Yesterday my Grandad had this great idea - get me a terrium, or more factually - make one. So we went down to Mitre 10 (local hardware store in NZ) and what do you know, they were advertising grow racks (or mini-greenhouses, as they called them), and Grandad was like, 'lets get one of those instead!'
They came in 3 tier and 4 tier, 3 tier was 60.00$NZ, but for only 12.00$ more, you could get 4 tier, so Grandad bought me a 4 tier mini greenhouse grow rack! It's an 'early christmas present' so shhhhhhhh...... don't tell santa!
Anyway, I have permission to set it up with some lights, so long as it doesn't skyrocket the power bill, and anything else I need, under similar recommendations. I'm happy to pay for the power the lights etc. will use, but Grandad won't hear of it... he's determined to pay for it for me, I'm lucky, I know, so, I must limit the electricity I use so I don't make my poor grandparents, well any poorer
Right now, the grow rack is in my bedroom. The top shelf gets light from a South (equivalent to North facing) so it may need more light. It is close to a socket, and I have access to those multi-adaptor thingy's which allow you to plug in lots of things at one time, using one socket. I have one 24 hour timer, but I'm not sure how to use it. I may have access to one flourescent plant grow light, which is suited specifically for raising seedlings plants, if this is suitable.
So here is what I want to do:
*Devote the top shelf of my Grow Rack to raising lowland Nepenthes from seed.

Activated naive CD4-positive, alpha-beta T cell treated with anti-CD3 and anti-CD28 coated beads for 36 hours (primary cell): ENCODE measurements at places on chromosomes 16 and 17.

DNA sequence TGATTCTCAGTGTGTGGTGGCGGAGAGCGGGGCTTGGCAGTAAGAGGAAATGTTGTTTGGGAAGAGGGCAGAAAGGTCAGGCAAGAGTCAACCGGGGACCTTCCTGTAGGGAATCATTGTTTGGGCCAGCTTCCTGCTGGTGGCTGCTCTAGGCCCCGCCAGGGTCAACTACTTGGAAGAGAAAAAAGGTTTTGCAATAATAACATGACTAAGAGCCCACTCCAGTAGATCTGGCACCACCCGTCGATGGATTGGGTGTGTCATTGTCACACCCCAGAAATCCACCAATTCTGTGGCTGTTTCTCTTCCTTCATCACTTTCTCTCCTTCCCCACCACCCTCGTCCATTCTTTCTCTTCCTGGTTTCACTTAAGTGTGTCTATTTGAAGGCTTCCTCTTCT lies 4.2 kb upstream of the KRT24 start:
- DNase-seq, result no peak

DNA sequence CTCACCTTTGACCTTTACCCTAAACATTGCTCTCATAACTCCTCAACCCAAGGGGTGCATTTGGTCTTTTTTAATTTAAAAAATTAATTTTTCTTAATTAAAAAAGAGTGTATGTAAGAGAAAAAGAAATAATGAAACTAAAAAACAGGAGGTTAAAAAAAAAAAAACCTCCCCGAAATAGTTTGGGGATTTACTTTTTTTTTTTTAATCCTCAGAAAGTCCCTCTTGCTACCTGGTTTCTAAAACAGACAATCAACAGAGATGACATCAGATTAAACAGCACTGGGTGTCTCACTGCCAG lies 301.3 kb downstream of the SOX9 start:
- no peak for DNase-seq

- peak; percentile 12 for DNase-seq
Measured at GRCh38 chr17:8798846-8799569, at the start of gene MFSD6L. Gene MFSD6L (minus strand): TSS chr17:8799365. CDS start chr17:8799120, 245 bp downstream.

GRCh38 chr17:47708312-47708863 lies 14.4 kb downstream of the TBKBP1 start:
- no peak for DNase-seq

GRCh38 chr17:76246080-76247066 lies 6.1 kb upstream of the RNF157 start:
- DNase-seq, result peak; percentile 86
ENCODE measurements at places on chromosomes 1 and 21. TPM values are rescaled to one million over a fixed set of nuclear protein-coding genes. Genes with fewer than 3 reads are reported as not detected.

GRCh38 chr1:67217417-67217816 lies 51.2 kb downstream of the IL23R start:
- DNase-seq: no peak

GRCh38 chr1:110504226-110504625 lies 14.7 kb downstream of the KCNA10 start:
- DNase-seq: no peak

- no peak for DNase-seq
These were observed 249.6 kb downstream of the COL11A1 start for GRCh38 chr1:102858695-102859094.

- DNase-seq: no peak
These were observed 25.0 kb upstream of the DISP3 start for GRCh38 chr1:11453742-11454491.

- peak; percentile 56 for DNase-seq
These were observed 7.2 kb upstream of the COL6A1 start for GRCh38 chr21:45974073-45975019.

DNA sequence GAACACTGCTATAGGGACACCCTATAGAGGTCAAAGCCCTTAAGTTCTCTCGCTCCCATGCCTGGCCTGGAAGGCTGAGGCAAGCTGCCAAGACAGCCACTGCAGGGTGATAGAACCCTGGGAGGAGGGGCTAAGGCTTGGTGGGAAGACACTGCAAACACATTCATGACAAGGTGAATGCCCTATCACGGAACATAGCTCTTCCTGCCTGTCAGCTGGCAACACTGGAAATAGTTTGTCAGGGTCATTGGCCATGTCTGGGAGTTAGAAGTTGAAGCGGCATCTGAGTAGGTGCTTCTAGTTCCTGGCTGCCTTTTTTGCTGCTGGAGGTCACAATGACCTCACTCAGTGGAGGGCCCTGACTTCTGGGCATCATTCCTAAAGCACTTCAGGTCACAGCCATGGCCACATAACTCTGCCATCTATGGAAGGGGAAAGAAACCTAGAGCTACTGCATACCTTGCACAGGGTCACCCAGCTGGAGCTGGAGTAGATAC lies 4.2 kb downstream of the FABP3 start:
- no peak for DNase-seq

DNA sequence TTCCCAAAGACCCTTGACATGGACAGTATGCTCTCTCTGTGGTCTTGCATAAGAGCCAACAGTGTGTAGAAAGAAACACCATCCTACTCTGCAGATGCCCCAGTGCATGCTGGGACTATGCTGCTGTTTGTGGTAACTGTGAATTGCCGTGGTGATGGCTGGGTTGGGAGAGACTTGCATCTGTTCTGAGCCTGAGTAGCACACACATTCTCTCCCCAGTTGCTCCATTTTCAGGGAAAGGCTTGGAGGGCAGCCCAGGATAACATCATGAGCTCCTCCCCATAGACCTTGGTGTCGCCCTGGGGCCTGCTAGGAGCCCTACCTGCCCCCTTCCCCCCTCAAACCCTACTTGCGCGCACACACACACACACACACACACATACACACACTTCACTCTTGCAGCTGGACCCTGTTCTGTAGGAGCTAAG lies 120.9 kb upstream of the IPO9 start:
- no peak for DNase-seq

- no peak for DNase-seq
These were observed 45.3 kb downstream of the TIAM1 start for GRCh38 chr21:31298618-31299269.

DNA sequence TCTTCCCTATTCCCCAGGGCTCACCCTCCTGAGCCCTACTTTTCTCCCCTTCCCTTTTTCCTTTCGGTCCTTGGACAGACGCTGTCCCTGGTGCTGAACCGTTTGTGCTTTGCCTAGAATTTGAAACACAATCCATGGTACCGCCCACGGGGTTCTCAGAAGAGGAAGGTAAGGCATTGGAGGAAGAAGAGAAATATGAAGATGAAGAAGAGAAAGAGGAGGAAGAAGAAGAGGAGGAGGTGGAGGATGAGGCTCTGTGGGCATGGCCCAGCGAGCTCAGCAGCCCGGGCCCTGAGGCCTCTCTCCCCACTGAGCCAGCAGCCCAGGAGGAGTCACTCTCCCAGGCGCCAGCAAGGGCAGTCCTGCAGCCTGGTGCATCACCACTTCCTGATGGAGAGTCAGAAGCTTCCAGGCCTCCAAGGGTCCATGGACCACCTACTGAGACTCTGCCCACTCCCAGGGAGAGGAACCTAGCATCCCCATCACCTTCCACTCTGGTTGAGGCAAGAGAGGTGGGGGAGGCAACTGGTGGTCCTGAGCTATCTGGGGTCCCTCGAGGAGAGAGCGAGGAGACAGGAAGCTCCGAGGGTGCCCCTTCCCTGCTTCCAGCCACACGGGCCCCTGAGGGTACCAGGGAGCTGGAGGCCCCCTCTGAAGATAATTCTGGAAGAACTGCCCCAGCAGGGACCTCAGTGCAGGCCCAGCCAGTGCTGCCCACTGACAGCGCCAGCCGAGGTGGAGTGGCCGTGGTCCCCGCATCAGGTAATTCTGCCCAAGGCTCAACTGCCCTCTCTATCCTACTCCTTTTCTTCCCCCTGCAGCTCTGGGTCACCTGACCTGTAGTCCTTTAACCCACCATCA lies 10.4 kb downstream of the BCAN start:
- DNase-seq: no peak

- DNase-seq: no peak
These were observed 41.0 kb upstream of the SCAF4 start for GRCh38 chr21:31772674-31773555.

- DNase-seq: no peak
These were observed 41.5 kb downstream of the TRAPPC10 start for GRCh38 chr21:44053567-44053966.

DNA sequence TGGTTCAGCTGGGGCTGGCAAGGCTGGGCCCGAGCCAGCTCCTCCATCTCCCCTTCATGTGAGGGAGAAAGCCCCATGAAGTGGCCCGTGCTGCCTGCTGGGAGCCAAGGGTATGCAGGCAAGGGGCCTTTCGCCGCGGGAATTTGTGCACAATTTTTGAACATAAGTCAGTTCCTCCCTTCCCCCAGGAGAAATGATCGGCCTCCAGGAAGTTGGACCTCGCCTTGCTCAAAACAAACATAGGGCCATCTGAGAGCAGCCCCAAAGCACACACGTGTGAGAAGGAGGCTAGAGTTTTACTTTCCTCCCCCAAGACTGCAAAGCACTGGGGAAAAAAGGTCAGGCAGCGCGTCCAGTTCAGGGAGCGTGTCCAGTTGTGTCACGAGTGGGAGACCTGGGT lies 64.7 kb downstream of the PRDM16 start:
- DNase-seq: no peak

*Devote the bottom shelf of my grow rack to highlanders
*Use the middle shelves for, well, all the in between plants like butterworts, and raising seedlings from seed.
I want to use approximately 250W maximum.
The temperature is quite cool where the rack is, so my first priority will be getting the top to the right temperature for lowlands. This is why I chose to put them on the top, so that any heat rises, and so any heating systems do not interfere with the coolness at the bottom for the highlands. Right now the temperature is 15 degrees celcius during the day, down to 10 degrees during the night. With the investment of bubble wrap on the bottom of the shelf with a black polar fleece covering over the top, and a single 100W incandescent light bulb running for an hour, I was able to heat it up to 23 degrees celcius, but this dropped back down to the 15 degrees again within 2 hours. It would not heat past 23 degrees.
So I will need to invest in some sort of heating. It will need to be cheap heating, because it'll need to be on a lot, and it will need to be small space heating. It will also need to be safe around the plastic of the greenhouse covering. Ideas?
Next issue will be lighting:
I was planning to put a 40W flourescent light above each shelf, however, this will be hard with the top shelf, because it has nothing to hang a light off. For this shelf, the lighting would be the light from the 'North facing window' with the addition of a hanging 20W fluorescent light bulb.
Last of all will be circulation: I will need to invest in some sort of cheap circulation to prevent the air going stagnant. Maybe a very small fan at the bottom?
Anyway, with the 20W flourescent at the top, and the three 40W's, that's 60W power. That leaves around 200W power left for circulation and for heating the lowland. (Actually 190, but I think I can go over by 10W!)
So, any ideas to help?
I've been doing some research. I've read some suggestions for heating terrariums - have a reservoir of water in the bottom of the tank and use an aquarium heater. With the top shelf I would not've thought this possible for a grow rack, but I did some research, and have heard of some people using 25W aquarium heaters in 10 litres of water (2.5 gallons) and was wondering, if I found a 10L glass container, filled it with water and put a 25W aquarium heater in it, would this work for heating? It would also raise humidity wouldn't it, and if it worked it would cost less than a light bulb. But would it work?